• “open new financial accounts and incur charges in another person’s name, take out loans in another person’s name, incur charges on existing accounts, or clone ATM, debit, or credit cards.”
  • “perpetrate a variety of crimes that do not cause financial loss, but nonetheless harm the victims. For instance, identity thieves may commit various types of government fraud such as: immigration fraud; obtaining a driver’s license or identification card in the victim’s name but with another’s picture; using the victim’s information to obtain government benefits; or filing a fraudulent tax return using the victim’s information to obtain a fraudulent refund.”
  • “get medical services using the Plaintiff’s PII and PHI or commit any number of other frauds, such as obtaining a job, procuring housing, or even giving false information to police during an arrest.”

The California plaintiffs have defined the class as including “all persons […] whose personally identifiable information, personal health information, and/or financial information was breached as a result of the data breach announced on or about February 4, 2015,” a number they believe “is in the millions.”[8] They have further claimed that the putative class members have “suffered injury in fact and lost property and money as a result of Defendants’ conduct.”[9]

Similarly, the complaint filed in the Northern District of Alabama identifies “at least 80 million class members”[10] that are “current or former customers of Anthem, Inc. and its subsidiaries and/or affiliates and whose PII/PHI was wrongfully accessed, copied, and transferred between the time period of January 1, 2014 and February 5, 2015.”[11] Plaintiffs in this case have alleged several types of harm, including:

  • “[A] substantially increased risk of additional instances of identity theft and resulting losses.”[12]
  • “[Expenditure of] significant time and money to protect themselves; including, but not limited to: the cost of responding to the data breach, cost of conducting a damage assessment, costs to obtain credit reports, costs to obtain future credit reports, cost for credit monitoring, costs for insurance to indemnify against misuse of identity, costs to rehabilitate Plaintiff's and Class Members' PII/PHI, and costs to reimburse from losses incurred as a proximate result of the breach.”[13]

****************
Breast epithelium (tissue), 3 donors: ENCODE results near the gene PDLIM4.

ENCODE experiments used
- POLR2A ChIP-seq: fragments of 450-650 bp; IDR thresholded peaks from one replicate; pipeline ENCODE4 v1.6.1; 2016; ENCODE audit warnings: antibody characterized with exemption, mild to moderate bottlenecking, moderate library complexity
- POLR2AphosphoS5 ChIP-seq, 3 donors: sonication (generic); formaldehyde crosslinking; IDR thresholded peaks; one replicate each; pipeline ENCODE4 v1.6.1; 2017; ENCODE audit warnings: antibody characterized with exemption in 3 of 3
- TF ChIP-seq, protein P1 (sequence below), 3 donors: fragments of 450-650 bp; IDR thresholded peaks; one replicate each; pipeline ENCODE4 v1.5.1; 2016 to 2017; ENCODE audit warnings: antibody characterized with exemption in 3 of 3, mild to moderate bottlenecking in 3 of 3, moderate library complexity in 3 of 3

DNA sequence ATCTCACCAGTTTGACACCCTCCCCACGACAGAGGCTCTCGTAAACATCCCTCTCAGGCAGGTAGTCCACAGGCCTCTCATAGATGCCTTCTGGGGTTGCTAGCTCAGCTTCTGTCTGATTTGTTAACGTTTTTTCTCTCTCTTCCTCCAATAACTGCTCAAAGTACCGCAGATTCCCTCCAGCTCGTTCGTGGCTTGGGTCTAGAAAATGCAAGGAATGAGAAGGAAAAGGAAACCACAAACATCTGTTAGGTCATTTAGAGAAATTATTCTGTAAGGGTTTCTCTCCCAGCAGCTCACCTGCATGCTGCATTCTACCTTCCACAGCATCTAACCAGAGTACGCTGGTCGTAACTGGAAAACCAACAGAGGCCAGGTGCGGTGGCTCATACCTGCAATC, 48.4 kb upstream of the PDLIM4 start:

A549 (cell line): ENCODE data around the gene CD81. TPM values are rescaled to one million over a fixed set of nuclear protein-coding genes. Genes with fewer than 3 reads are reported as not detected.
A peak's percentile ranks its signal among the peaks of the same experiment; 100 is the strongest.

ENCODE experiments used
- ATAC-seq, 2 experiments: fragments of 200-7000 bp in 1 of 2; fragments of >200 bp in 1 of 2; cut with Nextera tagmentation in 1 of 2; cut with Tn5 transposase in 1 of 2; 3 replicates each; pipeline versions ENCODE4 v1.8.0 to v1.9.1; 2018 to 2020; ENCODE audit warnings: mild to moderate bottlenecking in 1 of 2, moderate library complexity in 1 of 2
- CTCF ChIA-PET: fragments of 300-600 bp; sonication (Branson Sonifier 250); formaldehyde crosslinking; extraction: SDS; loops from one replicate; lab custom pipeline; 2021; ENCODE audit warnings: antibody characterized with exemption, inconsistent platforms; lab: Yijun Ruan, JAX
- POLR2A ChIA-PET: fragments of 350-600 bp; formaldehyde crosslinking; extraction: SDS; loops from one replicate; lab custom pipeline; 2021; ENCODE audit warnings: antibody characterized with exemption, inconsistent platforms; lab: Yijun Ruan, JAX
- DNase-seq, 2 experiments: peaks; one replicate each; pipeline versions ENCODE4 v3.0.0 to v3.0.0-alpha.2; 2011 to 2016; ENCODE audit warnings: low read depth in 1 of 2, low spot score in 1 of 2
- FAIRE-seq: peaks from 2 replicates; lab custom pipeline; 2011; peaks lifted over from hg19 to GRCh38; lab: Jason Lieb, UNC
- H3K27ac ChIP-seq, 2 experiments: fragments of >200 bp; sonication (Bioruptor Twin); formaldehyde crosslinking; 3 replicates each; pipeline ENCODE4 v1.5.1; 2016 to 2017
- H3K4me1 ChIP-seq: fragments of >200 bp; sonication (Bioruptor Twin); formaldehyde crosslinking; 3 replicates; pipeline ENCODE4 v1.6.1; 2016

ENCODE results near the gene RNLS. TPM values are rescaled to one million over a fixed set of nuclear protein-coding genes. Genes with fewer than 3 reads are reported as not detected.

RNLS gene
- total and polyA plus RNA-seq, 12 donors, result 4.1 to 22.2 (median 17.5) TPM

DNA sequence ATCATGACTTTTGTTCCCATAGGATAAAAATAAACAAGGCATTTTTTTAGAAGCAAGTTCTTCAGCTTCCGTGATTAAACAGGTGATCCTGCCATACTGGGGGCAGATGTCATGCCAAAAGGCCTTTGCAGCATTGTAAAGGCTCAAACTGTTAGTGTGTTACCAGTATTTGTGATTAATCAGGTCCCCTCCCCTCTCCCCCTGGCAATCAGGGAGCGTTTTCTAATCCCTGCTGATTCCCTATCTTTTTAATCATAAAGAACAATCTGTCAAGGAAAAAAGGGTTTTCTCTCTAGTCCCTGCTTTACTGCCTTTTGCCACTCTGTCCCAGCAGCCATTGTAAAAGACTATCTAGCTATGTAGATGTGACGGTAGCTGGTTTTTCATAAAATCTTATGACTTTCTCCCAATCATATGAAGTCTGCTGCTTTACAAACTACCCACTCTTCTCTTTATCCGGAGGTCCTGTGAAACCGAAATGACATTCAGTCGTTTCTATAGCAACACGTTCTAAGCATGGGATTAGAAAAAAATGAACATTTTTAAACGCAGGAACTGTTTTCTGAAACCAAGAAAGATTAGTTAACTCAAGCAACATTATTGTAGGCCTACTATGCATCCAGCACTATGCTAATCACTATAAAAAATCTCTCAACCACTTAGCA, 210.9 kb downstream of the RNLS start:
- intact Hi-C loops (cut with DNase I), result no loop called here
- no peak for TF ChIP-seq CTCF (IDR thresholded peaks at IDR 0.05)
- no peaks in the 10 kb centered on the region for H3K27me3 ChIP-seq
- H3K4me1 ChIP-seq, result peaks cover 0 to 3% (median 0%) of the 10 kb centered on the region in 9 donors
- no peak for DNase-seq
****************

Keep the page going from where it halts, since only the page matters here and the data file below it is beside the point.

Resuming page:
• “[Loss of value resulting from] the difference between the price Plaintiff and the Class paid in reliance upon Defendant's duty/promise to secure its members' PII/PHI, and the actual services — devoid of proper protection mechanisms — rendered by Defendant.”[14]

Economic Analysis of Proposed Claims

Although the claims described above are only a sampling of those made in the 17 class actions brought against Anthem, their variety — as well as the sizes of the proposed classes — underscore the importance of rigorous expert analysis at the class certification stage. That is, when a proposed class is made up of tens of millions of individuals — with each individual harmed in a number of ways — the certification of that class rests crucially on the plaintiffs’ expert’s ability to design a model capable of determining whether all (or, in some cases, virtually all) class members could have suffered injury from the alleged actions.

Consider, for example, the alleged harm to class members resulting from the “difference between the price Plaintiff and the Class paid in reliance upon Defendant's duty/promise to secure its members' PII/PHI, and the actual services — devoid of proper protection mechanisms — rendered by Defendant.”[15] To the extent class members purchased different products from Anthem, or even the same product but at various prices, the difference (if any) that the plaintiffs claim resulted from the breach may not be common to the class. Moreover, to the extent Anthem’s prices did not contain an explicit “data security” component, the loss of value (if any) for a given customer resulting from the breach would be inherently individualized. Ultimately, the plaintiffs’ burden would be to propose a method that would be able to evaluate whether the claimed harm (as well as all the other proposed types of harm) from the alleged conduct can be evaluated on a classwide basis. If the method is unable to do so for all (or virtually all) class members, certification of the proposed class may not be appropriate.



[3] Rule 23(b)(3), Federal Rules of Civil Procedure.

[4] Rule 23(a), Federal Rules of Civil Procedure.

[5] These include seven cases in Indiana, five in the Central District of California, and one each in the Eastern and Northern Districts of California, the Northern District of Alabama, the Southern District of Ohio, and the District of Georgia. Plaintiffs have also moved to consolidate all 17 cases in Indiana. (See

[6] Kirby v. Anthem, Inc. et al, Class Action Complaint, February 5, 2015, (“Kirby Complaint”), ¶23.

[7] Kirby Complaint, ¶¶24-27.

[8] Kirby Complaint, ¶¶33-34.

[9] Kirby Complaint, ¶47.

[10] Juliano v. Anthem, Inc., Class Action Complaint, February 5, 2015, (“Juliano Complaint”), ¶36.

[11] Juliano Complaint, ¶34.

[12] Juliano Complaint, ¶7.

[13] Juliano Complaint, ¶14.

[14] Juliano Complaint, ¶125.

[15] Juliano Complaint, ¶125.

This article was originally published in Law360 on May 14, 2015.